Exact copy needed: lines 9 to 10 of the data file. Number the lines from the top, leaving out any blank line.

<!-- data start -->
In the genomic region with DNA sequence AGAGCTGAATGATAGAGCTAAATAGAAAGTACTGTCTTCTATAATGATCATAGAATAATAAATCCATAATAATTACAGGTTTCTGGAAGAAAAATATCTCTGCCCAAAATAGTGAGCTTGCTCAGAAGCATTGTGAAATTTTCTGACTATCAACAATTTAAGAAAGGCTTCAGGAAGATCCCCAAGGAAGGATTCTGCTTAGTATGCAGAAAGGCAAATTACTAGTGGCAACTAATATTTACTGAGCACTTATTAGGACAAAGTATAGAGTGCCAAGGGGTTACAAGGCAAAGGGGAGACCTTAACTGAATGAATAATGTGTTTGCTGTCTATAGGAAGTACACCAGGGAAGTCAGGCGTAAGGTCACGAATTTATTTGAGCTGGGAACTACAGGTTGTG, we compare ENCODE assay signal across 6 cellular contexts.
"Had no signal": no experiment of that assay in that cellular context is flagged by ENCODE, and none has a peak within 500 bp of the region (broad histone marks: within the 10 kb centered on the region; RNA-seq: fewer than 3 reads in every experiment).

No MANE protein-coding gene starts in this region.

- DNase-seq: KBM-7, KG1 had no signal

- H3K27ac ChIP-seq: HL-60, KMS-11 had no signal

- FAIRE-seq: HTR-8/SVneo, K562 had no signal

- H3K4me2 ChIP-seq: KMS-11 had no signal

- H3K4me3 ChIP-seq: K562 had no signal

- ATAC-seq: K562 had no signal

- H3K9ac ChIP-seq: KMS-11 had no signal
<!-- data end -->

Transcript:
- ATAC-seq: K562 had no signal

- H3K9ac ChIP-seq: KMS-11 had no signal